The coronavirus pandemic has once again highlighted the lack of social protection in Peru and Latin America. 75% of workers work in the informal sector and do not have access to social security, health care or a pension. On December 31st, 2019, a law was passed stating that all Peruvians can be treated in the Integrated Health System (SIS). However, this has not yet been implemented.
To confront the coronavirus, the Peruvian government, like many others, is developing a strategy of containment and social isolation, indicating that families should stay home to prevent the spread of the virus and to avoid further infections and deaths.
This measure of isolation does not significantly affect families with a regular income, but it does affect those with only a small or sporadic daily income (75% of the Peruvian population). In order to be successful, the containment strategy must guarantee that families do not leave their homes, but an large percentage of workers who do not have a stable job, or lack a union, will not have an income to support themselves in the coming months. This issue is rarely addressed by the media.
To justify informality, employers argue against the alleged rigidity of the labour market. They are the promoters of this destructive competition that undermines unionisation, minimum wage, collective bargaining, social protection of labour and other rights. The aim, it is said, is to make the labour market more flexible in order to solve the problems of informality, underemployment and high youth unemployment.
Flexibility is letting the market regulate itself. But, as Polanyi (1944) said: "To allow the market mechanism to be the sole director of the fate of human beings and their natural environment, indeed, even of the amount and use of purchasing power, would result in the demolition of society". There is no guarantee that companies operating in deregulated markets will generate good jobs in the sense of stable jobs, with protection for workers and decent wages. The result is precisely the opposite: neoliberal globalisation has made employment more precarious and increased inequality in the living standards and incomes of people in our countries, this is true for countries all over the world.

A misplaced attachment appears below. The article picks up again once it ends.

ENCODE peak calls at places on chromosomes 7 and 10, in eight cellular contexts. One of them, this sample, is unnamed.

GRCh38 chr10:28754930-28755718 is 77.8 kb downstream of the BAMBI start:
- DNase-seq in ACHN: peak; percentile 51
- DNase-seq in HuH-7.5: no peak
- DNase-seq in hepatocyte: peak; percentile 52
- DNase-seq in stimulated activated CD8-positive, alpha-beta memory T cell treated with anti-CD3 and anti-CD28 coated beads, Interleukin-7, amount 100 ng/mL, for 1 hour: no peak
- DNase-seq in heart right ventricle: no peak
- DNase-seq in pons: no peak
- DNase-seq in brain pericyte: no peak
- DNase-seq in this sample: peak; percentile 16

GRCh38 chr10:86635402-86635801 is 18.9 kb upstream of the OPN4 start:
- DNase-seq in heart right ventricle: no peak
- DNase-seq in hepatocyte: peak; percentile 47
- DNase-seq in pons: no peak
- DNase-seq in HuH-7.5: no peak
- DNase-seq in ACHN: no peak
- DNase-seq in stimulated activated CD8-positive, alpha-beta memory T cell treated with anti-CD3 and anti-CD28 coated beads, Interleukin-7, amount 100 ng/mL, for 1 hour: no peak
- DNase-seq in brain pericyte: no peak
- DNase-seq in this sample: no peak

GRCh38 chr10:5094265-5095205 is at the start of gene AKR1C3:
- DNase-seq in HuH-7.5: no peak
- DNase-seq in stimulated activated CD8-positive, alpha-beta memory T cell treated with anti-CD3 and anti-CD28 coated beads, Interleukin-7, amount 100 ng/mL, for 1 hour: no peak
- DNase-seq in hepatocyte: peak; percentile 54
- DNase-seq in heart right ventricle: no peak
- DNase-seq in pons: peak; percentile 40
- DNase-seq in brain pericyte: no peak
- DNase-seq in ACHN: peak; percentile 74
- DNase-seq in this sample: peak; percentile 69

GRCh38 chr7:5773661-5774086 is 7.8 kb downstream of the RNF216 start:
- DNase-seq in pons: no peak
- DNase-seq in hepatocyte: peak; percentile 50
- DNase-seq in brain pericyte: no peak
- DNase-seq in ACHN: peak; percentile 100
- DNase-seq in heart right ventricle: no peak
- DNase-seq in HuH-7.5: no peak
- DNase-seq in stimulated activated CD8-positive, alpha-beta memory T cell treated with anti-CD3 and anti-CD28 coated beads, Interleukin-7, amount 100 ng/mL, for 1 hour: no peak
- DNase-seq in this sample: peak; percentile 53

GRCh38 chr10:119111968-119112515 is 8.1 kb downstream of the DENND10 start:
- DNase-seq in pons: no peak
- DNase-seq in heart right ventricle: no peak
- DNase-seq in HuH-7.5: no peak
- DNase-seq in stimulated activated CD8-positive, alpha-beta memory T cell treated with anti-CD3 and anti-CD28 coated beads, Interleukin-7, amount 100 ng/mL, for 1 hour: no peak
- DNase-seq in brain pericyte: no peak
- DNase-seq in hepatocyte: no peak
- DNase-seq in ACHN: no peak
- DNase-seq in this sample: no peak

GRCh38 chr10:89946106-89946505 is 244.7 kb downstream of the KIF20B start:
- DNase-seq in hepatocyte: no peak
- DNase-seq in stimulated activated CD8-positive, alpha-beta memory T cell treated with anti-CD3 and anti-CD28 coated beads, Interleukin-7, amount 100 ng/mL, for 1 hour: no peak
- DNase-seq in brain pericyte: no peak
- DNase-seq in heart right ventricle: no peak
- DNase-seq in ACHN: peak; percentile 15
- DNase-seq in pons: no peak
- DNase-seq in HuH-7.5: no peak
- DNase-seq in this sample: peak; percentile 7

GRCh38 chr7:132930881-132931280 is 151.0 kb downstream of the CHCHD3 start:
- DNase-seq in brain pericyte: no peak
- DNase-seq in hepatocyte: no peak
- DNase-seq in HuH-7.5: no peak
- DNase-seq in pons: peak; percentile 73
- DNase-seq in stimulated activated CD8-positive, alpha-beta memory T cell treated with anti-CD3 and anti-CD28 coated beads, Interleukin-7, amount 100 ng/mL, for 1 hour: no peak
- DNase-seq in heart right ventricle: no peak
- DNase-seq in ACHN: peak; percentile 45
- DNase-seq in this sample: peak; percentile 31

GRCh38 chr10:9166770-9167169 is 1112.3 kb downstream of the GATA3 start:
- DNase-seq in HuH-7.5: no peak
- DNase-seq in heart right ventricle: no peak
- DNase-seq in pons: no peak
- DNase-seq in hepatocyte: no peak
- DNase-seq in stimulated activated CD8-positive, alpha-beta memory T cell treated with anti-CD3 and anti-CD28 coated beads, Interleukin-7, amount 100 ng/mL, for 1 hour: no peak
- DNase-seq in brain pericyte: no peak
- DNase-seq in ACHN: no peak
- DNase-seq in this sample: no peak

Social protection is a fundamental policy tool to address social exclusion, inequality and poverty. Social protection programmes have contributed significantly to the achievement of the Millennium Goals and are key tools for the achievement of the Sustainable Development Goals (SDGs) of Agenda2030.
Despite demands made by the ILO, Peru lacks the minimum protection floors that are also demanded by national unions, consumer organisations in compliance with ISO 26,000 (which promotes the recognition of labour rights). In times of a pandemic such as this one, countries without social protection -like Peru- are the most affected.
The impact on the health of families (vulnerable and non-vulnerable) in a coronavirus scenario is very high, since Latin American countries do not have adequate health systems, and little coverage. In the case of Peru, the health system has barely 2% of the beds in intensive care to deal with a possible worsening of the disease's spread.
In our country a way of economic growth was imposed, which does not create jobs or decent income and is based on a destructive concept of competition. That leads to corruption and the granting of tax benefits along with the dismantling of labour standards to attract investments.
The lack of social protection for female and male workers and the precariousness of their living standards, is also an attack on democracy. Without strong trade unions and decent wages, workers lose the ability of citizens to contribute (as a counterbalancing mechanism) to the balance of power, which is precisely one of the characteristics of democratic regimes.
Raúl Luna Rodríguez, GRESP - Peru
Today, some 2 billion people work in the informal economy; more than 1.6 billion of them are affected by the lockdown, particularly in terms of income.
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